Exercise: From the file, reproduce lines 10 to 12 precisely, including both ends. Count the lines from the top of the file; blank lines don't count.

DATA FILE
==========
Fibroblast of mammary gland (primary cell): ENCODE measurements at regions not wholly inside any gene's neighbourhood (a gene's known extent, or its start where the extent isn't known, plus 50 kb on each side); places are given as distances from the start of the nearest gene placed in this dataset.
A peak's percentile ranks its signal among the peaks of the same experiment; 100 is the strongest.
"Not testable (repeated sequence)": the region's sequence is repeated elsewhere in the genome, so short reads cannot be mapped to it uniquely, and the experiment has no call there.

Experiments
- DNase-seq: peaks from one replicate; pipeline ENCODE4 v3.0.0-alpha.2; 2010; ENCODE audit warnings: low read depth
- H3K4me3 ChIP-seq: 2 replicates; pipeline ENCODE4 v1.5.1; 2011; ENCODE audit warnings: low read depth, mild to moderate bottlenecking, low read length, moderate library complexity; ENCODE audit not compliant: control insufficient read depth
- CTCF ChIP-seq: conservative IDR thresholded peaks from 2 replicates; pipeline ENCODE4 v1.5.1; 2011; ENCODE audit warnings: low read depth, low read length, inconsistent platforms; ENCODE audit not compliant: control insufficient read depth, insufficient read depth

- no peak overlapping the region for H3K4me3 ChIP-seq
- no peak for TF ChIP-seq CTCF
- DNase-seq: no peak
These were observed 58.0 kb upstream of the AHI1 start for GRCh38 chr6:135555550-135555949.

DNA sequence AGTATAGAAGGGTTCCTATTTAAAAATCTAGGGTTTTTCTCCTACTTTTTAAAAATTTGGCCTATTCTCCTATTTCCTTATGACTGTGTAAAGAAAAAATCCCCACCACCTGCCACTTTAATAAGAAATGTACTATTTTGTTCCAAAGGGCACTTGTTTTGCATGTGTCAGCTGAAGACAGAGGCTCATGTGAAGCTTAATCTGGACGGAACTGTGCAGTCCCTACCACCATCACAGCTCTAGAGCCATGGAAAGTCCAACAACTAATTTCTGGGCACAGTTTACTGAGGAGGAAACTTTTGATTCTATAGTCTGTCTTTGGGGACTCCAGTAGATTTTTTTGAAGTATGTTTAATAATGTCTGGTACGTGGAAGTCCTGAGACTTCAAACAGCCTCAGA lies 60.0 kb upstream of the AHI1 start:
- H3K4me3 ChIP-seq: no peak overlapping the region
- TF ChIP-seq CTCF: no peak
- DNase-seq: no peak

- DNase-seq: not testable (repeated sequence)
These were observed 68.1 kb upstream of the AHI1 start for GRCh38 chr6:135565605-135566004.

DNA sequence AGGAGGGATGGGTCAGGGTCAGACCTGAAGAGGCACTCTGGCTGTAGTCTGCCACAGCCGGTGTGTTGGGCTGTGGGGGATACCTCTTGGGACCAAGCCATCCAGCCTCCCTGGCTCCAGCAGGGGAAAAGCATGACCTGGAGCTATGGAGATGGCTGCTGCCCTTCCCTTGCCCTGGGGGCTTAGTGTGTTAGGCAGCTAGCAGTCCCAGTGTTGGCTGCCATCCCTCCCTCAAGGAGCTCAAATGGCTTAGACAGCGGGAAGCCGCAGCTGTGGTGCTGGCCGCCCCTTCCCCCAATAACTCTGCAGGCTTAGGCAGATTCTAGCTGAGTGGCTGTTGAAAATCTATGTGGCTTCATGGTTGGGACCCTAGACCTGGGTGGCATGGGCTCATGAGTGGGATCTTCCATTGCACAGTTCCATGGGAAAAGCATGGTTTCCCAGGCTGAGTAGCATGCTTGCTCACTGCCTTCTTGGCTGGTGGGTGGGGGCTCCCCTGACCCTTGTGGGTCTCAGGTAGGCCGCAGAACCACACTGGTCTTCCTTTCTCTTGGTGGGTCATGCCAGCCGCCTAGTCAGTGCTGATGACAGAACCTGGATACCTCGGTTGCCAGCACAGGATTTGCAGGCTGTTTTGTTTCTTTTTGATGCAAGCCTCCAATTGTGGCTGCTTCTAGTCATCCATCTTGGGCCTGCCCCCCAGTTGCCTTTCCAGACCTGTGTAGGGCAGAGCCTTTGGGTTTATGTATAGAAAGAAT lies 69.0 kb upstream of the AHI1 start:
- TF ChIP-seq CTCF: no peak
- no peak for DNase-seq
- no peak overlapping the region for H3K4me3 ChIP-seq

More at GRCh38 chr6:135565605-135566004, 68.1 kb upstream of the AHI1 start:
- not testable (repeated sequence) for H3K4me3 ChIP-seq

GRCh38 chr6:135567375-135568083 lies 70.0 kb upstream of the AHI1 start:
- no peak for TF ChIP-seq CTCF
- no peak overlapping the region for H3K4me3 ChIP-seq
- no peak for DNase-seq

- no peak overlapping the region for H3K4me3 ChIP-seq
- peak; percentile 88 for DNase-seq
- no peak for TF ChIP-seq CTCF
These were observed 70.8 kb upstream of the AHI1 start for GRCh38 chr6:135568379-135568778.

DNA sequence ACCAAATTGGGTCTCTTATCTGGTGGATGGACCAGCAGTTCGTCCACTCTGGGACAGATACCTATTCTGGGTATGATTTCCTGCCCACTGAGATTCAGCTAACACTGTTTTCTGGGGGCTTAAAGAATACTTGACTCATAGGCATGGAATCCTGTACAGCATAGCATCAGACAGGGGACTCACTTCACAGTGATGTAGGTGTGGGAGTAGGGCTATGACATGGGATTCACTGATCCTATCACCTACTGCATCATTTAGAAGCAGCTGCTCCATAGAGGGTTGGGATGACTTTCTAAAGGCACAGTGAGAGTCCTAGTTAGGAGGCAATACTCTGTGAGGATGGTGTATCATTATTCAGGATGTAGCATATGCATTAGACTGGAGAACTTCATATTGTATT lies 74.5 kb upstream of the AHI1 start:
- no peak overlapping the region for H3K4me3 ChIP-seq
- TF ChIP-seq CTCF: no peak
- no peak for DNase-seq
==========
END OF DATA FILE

- DNase-seq: no peak
These were observed 58.0 kb upstream of the AHI1 start for GRCh38 chr6:135555550-135555949.

DNA sequence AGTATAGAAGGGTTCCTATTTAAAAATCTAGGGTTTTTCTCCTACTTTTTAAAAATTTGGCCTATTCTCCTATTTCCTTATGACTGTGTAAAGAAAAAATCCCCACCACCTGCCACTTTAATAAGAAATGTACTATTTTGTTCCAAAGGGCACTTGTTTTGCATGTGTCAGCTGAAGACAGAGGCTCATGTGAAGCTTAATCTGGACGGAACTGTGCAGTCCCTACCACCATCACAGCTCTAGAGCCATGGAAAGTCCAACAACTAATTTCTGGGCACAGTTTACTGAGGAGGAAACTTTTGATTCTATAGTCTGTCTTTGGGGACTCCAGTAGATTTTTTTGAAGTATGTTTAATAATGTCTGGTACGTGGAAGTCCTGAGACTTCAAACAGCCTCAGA lies 60.0 kb upstream of the AHI1 start: